Davies can’t contain Franco, Phils

April 23, 2016

> A day after getting embarrassed by Ricky Nolasco and the Twins, the Brewers dropped their second straight game, losing to the Phillies 5-2. Zach Davies (0-2, 9.72 ERA) improved upon his atrocious season debut against the Pirates earlier this week, but it wasn’t enough as Philadelphia’s lineup teed off against him the second through the order.

The Brewers got on the board right away in the first inning on Chris Carter’s RBI single. That appeared to be all Davies would need, as he cruised through the the first three innings without any trouble. However, in the fourth, Cameron Rupp hit a one-out double, and then Darin Ruf tied the game with an RBI single two batters later. The Phils continued to pour it on in the fifth inning: Odubel Herrera started the rally with a one-out single, and he was promptly driven in on a Freddy Galvis triple. Maikel Franco then put the nail in the coffin with a two-run shot to left field, extending the Phillies’ lead to 4-1. They would tack on another in the seventh inning when Franco hit his second bomb of the game, this one coming off reliever Chris Capuano.

After their first inning run, the Brewers couldn’t get anything going against Phillies starter Aaron Nola. He allowed just that run on four hits over seven innings. Nola walked two and struck out seven. Milwaukee did get one more run in the ninth inning thanks to Aaron Hill’s RBI double off reliever Jeanmar Gomez but couldn’t sustain the rally.

Davies wasn’t terrible on this night; his performance was better than the average Taylor Jungmann or Wily Peralta start so far this season. However, the Phillies evidently caught onto him the second time around. Davies went six innings while giving up four runs on nine hits. He walked one and struck out five in his second loss of the season.

> A lot has happened since I last wrote in July of 2013 (which was, ironically, the day Ryan Braun received his 65-game suspension). There’s far too much between then and now for me to detail, but here’s a quick recap of the major events that have taken place.

> The Brewers finished 2013 a dismal 74-88. That was to be expected as Braun was banished from the field for a better part of the second half of the season, and beyond him there wasn’t much offense. However, it was during 2013 that Carlos Gomez and Jonathan Lucroy began their respective rises to stardom; Jean Segura also had his lone All-Star appearance in a Brewers uniform.

> Towards the end of the 2013-14 offseason, the Brewers hadn’t done much of anything, and appeared to be headed for another down year. However, shortly before the 2014 season, they stunned the baseball world and signed Matt Garza to a four-year, $52 million deal, the largest free agent signing in franchise history. All of a sudden, Milwaukee didn’t look half bad on paper, and that translated to the field, at least for most of the season. The expected 3-4 combo of Braun and Aramis Ramirez actually didn’t contribute as much as expected, but Gomez and Lucroy led the way and helped the Brewers remain in first place in the National League Central for a majority of the year. Peralta also had a career year, going 17-11 with a 3.53 ERA and establishing himself as the new ace of the rotation. However, what appeared to be a sure playoff berth descended into one of the most disappointing finishes in recent history. What could have been a decent season for Garza got cut short with an injury, the rest of the rotation struggled to find consistency, the bats went cold, and the bullpen– which had been spectacular for most of the year thanks to finds such as lefties Zach Duke and Will Smith– fell off a cliff in the season’s final months. All of this led to a 3-16 stretch between Aug. 20 and Sept. 9 that completely killed the team’s chances at making the postseason. A resurgent Mike Fiers, who returned to his dominant form from mid-2012, was the only bright spot the team had down the stretch. The Brewers finished 82-80– even worse than in 2012 when they went 83-79 despite one of the worst bullpens they’ve had in recent history– good for third place behind the Cardinals and Pirates.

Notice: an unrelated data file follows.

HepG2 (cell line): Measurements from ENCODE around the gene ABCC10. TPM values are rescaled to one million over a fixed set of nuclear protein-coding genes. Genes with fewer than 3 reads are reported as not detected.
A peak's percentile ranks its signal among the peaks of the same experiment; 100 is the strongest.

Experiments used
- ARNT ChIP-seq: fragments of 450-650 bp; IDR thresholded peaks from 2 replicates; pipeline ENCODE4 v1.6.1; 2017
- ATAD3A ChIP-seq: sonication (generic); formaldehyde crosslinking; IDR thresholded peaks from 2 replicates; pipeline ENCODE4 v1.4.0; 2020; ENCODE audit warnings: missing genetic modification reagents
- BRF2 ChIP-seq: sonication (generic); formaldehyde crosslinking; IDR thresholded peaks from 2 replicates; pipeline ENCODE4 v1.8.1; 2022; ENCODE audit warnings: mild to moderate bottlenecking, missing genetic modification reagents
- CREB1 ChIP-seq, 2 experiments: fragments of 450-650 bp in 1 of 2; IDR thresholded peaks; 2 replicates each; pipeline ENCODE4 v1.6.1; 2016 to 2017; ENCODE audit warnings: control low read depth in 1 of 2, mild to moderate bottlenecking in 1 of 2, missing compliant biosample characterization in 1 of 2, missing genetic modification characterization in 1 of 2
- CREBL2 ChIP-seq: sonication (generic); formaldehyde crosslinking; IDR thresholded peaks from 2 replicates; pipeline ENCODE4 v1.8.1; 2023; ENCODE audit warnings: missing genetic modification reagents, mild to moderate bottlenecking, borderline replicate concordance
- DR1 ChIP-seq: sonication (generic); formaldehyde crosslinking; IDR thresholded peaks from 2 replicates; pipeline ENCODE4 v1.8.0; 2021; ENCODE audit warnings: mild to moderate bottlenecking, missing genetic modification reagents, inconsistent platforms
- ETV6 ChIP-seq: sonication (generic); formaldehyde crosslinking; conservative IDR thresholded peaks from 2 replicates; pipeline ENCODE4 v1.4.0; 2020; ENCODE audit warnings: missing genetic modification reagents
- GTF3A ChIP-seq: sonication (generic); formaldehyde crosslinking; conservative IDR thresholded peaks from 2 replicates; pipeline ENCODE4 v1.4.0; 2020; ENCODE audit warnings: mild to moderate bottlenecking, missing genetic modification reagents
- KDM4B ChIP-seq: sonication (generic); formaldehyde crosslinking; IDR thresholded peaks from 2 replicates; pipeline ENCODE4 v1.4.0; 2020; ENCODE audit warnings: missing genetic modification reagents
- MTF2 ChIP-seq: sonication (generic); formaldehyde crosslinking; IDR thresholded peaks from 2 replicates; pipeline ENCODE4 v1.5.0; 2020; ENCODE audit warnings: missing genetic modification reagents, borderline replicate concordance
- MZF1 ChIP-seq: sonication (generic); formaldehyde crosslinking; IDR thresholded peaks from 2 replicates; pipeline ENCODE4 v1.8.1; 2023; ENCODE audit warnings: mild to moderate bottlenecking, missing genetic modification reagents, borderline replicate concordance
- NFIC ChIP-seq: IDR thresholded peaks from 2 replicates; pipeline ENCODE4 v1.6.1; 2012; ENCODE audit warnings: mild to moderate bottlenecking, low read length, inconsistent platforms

> The promise heading into 2015 was that the Brewers had put their awful finish in 2014 behind them and were ready to contend again. They couldn’t have been more wrong. Milwaukee started 2-10, tying their worst start in franchise history. Things didn’t get much better, and when they were 7-18, Doug Melvin finally pulled the plug on manager Ron Roenicke, a move that felt long overdue. He brought in former fan favorite Craig Counsell, who had been working in the Brewers’ front office since his retirement after 2011, as the interim manager.

The Brewers were nowhere near contention come summer, and with a few impending free agents, moves had to be made. Melvin started the fire sale by trading Ramirez to Pittsburgh– the team that originally signed him as an amateur free agent back in 1994– in exchange for Double-A reliever Yhonathan Barrios. A shortstop-turned-pitcher, Barrios can reach triple digits, and he impressed the Brewers when rosters expanded last September. He likely would have made the team out of spring training this year, but an injury has derailed him for the time being.

The next trade was no doubt the biggest and showed fans that the Brewers are truly trying to turn over their minor league system. Melvin sent Gomez and Fiers to the Astros for a package of four prospects: outfielders Brett Phillips and Domingo Santana, left-handed starter Josh Hader, and right-hander Adrian Houser. Phillips, Santana, and Hader were all in MLB Pipeline’s Top 100 Prospects at the time; Phillips and Hader still are, while Santana is proving a mainstay at the major league level in 2016.